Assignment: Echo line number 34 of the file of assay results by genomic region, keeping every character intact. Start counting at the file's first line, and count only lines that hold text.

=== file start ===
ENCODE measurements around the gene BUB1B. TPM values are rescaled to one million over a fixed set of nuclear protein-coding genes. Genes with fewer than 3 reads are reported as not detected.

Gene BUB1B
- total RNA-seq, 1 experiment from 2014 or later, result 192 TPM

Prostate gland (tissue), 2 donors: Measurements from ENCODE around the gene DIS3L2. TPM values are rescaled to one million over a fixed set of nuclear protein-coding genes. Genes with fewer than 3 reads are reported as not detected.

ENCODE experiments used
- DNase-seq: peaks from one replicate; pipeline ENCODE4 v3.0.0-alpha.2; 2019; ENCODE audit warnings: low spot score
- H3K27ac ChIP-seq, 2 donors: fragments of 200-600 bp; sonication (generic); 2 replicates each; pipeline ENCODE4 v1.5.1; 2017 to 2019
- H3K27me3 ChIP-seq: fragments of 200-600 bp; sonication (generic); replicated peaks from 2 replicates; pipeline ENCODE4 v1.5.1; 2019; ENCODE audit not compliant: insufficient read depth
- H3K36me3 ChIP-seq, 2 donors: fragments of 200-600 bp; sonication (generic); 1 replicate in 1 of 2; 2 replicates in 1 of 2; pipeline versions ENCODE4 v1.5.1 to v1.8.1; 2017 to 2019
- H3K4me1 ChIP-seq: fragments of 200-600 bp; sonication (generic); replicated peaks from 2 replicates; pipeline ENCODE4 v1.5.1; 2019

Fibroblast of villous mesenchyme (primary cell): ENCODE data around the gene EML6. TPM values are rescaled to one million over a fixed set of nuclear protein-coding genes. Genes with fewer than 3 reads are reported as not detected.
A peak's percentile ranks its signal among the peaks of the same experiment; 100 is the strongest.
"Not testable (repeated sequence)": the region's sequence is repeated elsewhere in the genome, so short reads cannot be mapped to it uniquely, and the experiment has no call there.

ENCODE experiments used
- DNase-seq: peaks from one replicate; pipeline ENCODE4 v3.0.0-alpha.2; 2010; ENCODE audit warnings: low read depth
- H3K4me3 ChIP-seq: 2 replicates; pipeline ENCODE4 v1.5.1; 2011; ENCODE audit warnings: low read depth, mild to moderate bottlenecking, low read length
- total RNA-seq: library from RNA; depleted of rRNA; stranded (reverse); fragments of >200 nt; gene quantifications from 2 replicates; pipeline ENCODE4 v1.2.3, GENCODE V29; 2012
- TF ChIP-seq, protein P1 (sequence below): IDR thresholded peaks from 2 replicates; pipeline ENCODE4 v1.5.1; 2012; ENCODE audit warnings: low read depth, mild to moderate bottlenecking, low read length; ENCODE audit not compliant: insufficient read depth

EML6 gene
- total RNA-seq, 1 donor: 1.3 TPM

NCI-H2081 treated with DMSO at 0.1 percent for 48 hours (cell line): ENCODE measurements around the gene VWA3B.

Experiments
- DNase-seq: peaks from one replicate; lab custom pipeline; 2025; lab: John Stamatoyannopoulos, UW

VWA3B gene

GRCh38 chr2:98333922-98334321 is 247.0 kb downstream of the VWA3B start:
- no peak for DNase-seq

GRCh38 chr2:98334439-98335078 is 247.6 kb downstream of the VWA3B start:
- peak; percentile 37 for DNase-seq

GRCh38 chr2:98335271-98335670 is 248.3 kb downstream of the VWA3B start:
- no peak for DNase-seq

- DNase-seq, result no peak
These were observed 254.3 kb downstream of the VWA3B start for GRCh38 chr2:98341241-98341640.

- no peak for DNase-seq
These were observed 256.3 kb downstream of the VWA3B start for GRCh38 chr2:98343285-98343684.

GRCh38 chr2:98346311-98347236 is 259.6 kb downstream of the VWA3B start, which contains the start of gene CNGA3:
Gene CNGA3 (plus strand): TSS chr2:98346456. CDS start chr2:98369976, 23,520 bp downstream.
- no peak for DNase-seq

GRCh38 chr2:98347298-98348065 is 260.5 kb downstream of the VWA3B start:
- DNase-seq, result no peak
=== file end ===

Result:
These were observed 256.3 kb downstream of the VWA3B start for GRCh38 chr2:98343285-98343684.